Ridgid 3560 installation notes...

I'm about halfway through the set up of the Ridgid 3560, and have gotten tired and frustrated, so quit. While it's fresh in my mind, I'd like to address a few thoughts:
If you're manufacturing or building something, stick to the most common sizes. For wrenches, that's 3/8", 7/16", 1/2", 9/16", and 5/8". Sizes such as 15/32" are sometimes found in socket sets, so if you want to use that size make it socket accessible. Also, if you're going to use one size from another measurement system, make the entire thing using that system. Don't mix the two systems. I'm rarely a purist, but this is one case where it's absolutely necessary.
Some have suggested installing the Herc-u-lift system before turning the saw over. I tried this, and think it would have gone easier after turning the saw over. Gravity seemed to work more against me than with me.
Many advise installing the wings after the saw is turned over, and I agree with this... with one caveat: The wings are heavy, so attaching them up in the air might not be an easy task for a single person.
The manual advises running a nut down the adjuster foot all the way it can go, then putting them on the legs. In reality, the foot is going to stick out around 1/4-1/2", so you don't need to go all the way to the bottom. I don't enjoy leveling, so I like simple time saving tips.
Vise grips, an adjustable wrench, and a socket wrench are tremendous time savers on this tool.
Puckdropper
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You can only do so much with caulk, cardboard, and duct tape.

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I think I used metric, but you're right on about uniform sizing..

I tried it the way the instructions tell you to.. might have worked if I had a helper, but alone it just wasn't worth the trouble, so I flipped it upside down..
There was another issue in there somewhere, but I can't remember what sort of assembly problem it was... have to look at the saw tomorrow..

I should have done just that... they needed so much alignment that I couldn't see any advantage of doing it table side down on a flat surface.. I did feel the disadvantage of flipping it right-side-up with the wings on it.. Again, I was alone and the instructions call for 2 people, as I remember..

I do all my tools the same... feet screwed in against the leg bottom and then lowered as needed... you can have them all the way out and get them level, but with that much bolt exposed you've got unneeded sway and vibration..

As was a drill driver with flex shaft and socket adapter.. I'm a wood guy.. I gave up skinning knuckles on sheet metal a long time ago.. ;-]
mac
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I used both an english and a metric socket set to assemble my 3650. I did make a few unkind comments about mixing measurement systems.

I clamped a 4 foot length of 2x4 to a wing. I then clamped the other end of the 2x4 to the table top to temporarily hold the wing while I inserted the first screws and shims.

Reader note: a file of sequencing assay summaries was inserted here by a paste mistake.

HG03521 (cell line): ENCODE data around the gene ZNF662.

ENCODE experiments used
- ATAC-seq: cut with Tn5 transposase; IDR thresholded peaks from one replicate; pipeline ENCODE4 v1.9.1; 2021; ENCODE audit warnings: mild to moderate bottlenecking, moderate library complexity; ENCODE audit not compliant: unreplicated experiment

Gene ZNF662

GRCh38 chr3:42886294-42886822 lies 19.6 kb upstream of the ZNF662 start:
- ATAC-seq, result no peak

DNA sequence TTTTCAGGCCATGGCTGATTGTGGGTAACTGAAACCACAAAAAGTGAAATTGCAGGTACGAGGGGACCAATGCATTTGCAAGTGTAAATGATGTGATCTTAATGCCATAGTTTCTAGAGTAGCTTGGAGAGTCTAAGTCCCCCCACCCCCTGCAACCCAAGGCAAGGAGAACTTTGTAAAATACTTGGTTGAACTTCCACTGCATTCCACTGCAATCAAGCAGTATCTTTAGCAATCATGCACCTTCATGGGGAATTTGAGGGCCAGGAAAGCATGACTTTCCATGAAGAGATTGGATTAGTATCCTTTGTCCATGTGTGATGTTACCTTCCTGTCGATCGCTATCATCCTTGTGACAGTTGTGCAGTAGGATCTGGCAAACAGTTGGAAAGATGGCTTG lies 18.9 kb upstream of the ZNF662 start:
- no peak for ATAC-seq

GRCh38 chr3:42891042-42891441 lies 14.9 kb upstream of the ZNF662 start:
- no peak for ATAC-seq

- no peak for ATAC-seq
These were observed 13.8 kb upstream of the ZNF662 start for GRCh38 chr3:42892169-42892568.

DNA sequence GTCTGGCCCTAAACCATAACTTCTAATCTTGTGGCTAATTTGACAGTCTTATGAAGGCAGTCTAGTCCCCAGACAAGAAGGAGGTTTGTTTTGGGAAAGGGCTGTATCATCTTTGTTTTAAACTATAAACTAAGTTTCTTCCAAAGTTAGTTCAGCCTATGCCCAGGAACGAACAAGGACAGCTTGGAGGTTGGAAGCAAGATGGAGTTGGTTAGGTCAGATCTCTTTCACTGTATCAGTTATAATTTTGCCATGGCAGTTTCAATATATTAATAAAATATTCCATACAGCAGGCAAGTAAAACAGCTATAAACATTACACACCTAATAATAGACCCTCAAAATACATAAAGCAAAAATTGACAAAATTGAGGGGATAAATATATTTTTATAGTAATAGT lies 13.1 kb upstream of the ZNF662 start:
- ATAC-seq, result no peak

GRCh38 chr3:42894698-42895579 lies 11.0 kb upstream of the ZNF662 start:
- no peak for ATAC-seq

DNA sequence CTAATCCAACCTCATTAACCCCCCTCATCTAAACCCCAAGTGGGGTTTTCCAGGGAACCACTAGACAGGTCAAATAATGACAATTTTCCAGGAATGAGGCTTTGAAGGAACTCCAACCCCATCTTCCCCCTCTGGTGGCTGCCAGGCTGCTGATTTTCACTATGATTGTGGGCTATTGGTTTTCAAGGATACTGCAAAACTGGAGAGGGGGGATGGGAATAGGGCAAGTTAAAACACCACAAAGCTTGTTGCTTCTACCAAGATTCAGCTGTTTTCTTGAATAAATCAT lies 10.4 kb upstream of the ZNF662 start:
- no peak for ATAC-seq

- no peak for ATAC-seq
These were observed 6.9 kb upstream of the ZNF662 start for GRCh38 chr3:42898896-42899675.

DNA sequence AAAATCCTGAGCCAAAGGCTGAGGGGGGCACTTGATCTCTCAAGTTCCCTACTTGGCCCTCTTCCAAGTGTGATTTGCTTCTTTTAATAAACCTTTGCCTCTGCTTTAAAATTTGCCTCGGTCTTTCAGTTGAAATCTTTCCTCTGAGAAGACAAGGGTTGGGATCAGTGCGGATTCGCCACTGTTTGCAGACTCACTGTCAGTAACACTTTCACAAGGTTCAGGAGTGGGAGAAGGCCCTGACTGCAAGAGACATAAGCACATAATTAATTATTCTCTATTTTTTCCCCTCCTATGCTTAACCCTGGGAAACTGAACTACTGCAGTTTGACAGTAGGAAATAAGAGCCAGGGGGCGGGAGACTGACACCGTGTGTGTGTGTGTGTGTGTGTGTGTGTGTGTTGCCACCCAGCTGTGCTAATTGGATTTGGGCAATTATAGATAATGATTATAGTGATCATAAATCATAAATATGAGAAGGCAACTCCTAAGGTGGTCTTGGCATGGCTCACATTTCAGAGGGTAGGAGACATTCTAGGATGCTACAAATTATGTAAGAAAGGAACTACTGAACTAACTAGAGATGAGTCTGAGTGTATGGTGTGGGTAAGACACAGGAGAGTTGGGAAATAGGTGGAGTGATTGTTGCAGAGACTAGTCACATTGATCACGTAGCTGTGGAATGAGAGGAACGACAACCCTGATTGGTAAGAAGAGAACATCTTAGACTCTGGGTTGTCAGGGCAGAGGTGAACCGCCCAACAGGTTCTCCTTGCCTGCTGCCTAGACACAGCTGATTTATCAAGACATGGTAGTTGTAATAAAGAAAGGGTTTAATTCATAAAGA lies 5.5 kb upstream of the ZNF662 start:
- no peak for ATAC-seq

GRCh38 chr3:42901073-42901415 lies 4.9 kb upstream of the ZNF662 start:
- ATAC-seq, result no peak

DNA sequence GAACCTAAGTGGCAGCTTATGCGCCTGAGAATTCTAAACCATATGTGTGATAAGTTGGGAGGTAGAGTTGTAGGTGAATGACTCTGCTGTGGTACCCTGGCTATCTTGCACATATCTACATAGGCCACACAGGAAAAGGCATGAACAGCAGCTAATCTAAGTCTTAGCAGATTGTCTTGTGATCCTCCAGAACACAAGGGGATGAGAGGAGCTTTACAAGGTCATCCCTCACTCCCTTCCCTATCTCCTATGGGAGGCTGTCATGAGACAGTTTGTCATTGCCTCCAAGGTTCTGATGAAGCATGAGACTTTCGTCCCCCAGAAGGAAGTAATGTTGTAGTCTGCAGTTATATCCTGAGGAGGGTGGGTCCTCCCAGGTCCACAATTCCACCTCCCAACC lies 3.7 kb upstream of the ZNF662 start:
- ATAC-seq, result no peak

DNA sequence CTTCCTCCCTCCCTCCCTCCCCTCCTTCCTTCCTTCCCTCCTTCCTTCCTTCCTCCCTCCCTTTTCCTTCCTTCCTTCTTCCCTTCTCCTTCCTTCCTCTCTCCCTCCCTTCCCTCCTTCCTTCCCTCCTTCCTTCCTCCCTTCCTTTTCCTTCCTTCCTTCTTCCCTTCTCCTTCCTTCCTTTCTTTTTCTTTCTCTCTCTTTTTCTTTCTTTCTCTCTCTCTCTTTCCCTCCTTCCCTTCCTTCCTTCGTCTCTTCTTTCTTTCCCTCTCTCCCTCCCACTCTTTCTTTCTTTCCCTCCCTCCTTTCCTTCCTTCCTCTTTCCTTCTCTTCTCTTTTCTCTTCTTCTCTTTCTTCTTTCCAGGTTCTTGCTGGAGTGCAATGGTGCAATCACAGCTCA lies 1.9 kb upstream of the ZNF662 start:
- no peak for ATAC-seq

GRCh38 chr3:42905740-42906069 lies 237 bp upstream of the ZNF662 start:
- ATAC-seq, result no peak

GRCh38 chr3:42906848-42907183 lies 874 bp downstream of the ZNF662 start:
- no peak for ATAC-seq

Dan
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A good reason to use metric.
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Edwin Pawlowski wrote:

Nothing prevents a fastener manufacturer from making 10.5mm heads. The point is that they should use standard sizes. If they're going to use nonstandard ones they can as easily do that in Metric as in English units.
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or include a couple of cheap wrenches..
mac
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wrote in message

My guess is was standard, a 12mm at .4724. 15/32 is .4688.
I argued for two years with our mold setup guys that the nuts on some of the clamps are 17 mm, not 11/16. They wondered why they always rounded the nuts until one day I tossed their 11/16 sockets into the river.
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wrote in message

Sounds reasonable, but the manual said to use a 1/2" wrench. After all, don't .46 and .47 both round (pun unintended) to .5? On many other bolts, the 7/16" fit properly, the closest to that is 11mm, .004" away.
I did finally use my metric sockets to do some work, but on the saw a socket won't fit everywhere. Guess I've got to pick up a set of combination metric wrenches (round on one end, open on the other. They hang on pegboard nicely that way.)
I wish the politicians would pick one system, prevent new assemblies from using the other one (but not replacement hardware), and end this duel (pun intended) system. That way, we'll not only know what time it is in Indiana, we'll also know which set of tools we need to use! (Sorry if I'm getting a little silly... Numbers do that to me. That's why I could never be a mathematician.)
Puckdropper
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You can only do so much with caulk, cardboard, and duct tape.

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"Puckdropper" wrote

A good case for why every wooddorker should be wed ... in the old days, a stout wife was considered a good wife.
"Hoonnnney ... Please come hold this end while I...."